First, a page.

José Ángel Toirac and Meira Marrero, Ave María (installation view), 2010.
Courtesy Artes magazine

Regarding La Virgen de la Caridad del Cobre, works made in 1991 by Esterio Segura are also of interest. Pieces from that time were presented as small altars; the manipulation of the Virgen del Cobre image made it possible to question the ideology of the revolutionary project, which had been thrown into crisis with the collapse of the USSR. In the piece titled Virgen de la Caridad del Acero (Virgin of Charity Made of Steel, 1991), the artist matches, in a masterful gesture of partnership, the silhouette of the religious figure with the profiles of the official Soviet sculpture The Worker and the Farmer. Against a foreign paradigm that failed miserably, the artist here poses one of his own, which stands in an attitude of survival and resistance. In Virgen de la Caridad at War (1991), the prophecy becomes a bellicose curse, as the fate of Cuba—a vulnerable alligator in the lap of a rifle-carrying Virgin—hangs precariously in the face of the inexorable crisis, at the hands of a merciful intercessor.

Indeed, for those who, with adult consciousness, lived through the hardships of the so-called “Special Period,” the early 1990s are remembered as the sensation of plummeting from an unusual precipice. In this context, Lázaro Saavedra—one of the few renowned artists of the 1980s generation not to join the massive wave of emigration—painted an enduring image of the Caridad del Cobre in oil on a cardboard, which he titled Con la fuerza del ejemplo (With the Strength of the Example). The scene he depicts is one of silent anguish: the three Juans no longer control the boat, buffeted by the waves of a tremendous storm. Leaving behind her heavenly halo and the material elements of her iconography, the Virgin jumps into the boat with the Christ Child in her lap and begins to row.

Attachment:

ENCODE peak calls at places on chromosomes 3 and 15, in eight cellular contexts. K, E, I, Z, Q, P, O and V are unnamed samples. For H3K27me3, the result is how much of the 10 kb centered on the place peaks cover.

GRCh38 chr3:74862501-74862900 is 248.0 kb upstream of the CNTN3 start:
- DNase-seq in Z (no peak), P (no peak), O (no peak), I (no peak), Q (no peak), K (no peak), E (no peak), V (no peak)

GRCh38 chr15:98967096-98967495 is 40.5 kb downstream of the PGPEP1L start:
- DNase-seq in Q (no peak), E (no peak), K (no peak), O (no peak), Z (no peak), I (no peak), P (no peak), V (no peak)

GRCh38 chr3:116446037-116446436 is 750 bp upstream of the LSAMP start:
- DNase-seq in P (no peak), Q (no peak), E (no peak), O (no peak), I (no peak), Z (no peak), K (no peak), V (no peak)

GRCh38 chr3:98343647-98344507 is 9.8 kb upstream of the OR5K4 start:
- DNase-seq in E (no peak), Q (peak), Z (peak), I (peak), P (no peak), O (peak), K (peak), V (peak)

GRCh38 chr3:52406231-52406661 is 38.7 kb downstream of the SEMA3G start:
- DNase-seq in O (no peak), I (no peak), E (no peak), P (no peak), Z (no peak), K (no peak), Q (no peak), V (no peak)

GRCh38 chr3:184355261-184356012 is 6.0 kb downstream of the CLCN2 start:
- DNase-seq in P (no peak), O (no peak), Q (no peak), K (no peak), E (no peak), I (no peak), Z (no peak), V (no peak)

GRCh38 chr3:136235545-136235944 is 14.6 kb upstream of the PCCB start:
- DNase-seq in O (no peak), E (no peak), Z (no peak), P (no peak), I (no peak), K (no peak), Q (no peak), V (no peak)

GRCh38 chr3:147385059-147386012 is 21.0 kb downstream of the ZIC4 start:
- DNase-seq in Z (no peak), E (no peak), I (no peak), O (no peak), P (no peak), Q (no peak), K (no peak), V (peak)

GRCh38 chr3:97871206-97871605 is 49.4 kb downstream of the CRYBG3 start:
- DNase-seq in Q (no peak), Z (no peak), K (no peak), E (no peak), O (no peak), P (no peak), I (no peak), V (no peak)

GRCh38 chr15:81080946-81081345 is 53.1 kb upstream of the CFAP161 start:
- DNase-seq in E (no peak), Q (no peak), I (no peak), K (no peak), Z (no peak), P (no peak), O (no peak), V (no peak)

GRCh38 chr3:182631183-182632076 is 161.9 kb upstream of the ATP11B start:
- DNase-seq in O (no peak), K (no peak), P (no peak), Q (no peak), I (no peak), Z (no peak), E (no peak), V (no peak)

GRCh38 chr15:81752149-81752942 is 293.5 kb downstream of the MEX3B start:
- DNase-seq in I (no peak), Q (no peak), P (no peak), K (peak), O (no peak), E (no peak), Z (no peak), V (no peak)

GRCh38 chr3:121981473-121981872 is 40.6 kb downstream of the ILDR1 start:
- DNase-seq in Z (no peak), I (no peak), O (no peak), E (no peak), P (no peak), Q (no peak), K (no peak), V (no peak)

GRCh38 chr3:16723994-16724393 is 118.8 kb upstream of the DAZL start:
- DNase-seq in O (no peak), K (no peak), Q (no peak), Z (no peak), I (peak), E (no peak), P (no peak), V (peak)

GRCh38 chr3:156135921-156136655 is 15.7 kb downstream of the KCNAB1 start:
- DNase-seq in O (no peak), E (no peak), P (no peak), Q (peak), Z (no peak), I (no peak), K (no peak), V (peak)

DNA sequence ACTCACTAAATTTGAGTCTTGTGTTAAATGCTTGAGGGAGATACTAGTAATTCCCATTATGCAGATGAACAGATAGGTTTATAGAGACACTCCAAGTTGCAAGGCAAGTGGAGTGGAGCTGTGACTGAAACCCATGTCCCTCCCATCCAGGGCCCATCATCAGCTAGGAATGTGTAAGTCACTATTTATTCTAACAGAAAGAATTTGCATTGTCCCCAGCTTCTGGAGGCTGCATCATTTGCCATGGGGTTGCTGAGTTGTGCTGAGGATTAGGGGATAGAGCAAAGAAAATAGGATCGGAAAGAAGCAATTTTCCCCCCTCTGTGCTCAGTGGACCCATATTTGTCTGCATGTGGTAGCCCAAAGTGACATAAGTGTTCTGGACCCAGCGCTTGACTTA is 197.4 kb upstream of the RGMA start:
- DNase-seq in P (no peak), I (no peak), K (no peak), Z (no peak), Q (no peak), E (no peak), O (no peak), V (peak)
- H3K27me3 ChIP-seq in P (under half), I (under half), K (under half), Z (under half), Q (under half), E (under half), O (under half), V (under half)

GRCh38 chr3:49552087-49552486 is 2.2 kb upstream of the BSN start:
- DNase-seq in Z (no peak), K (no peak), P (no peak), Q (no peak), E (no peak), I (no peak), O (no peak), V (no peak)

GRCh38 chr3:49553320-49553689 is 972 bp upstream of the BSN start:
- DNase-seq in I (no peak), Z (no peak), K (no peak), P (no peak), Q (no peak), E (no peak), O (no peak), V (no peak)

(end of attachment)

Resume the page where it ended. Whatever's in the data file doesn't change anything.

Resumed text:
There is no shortage of works that associate this gesture with the migratory phenomenon of those years, which would soon give rise to the so-called “rafter crisis.” In this work, we tend to think that the artist, rather than signaling a means of escape, uses the image as an eloquent metaphor for the Cuban social situation. In this context, under the official slogan “With the strength of his example”—a reference to Che Guevara—the Virgen de la Caridad takes the reins of Cuban’s collective destiny into her own hands, as the nation’s strongest and most determined spiritual leader.

After the “storm” that shook the foundations of Cuban society in those difficult years, there was a beneficial peace in the Cuban ideological scenario, which allowed our artists to become more comfortable in exploring disparate interpretations of issues that were previously relegated, stigmatized, and even outlawed.

The artist Agustín Bejarano has frequently explored the theme of la Caridad del Cobre since 2001, when he inserted it into parts V, VI and VII of his series Metaphors of Salvation. In these works, the artist proposes a certain proximity between the historical figure of José Martí and the image of theVirgen de la Caridad in the collective Cuban imagination. Quite interesting is the reversal of symbols proposed in Part VII—where the winged Martí, in a devotional posture, guards a small bust of La Caridad with a palm branch—which has come to be a sacred image and an allegory of Cuba.

The vision offered by artists José Angel Toirac and Meira Marrero in their work Ave María—a 2010 installation of variable dimensions—is an excellent coda to this brief survey. The piece presents, with minimalist rigor, twenty-five popular Marian images: a simple base attached to the wall, on which vastly different representations of La Virgen are arranged in order, as if they were a straightforward ethnographic display.

As a result, the diversity of these Cuban Marías becomes a de facto summation of the ethnic and cultural roots of the nation, through variations in morphology, size, materials, pigments, concepts, and techniques. They are simultaneously cemíes [Taíno worship figures], saints, rustic carvings, prints of popular prayers, standardized folk-art models and treasured cult figures, revealing all kinds of misery and riches, happy or mournful emotions, all sorts of reconciliations, acceptances, tolerances and substrates of an inclusive spirituality in the process of growth and sedimentation.

In religion in general, and more specifically in the Virgen de la Caridad del Cobre, the visual artworks of the past two decades have led to highly useful reflections on issues of identity, and in its continual, healthy, and dynamic updating.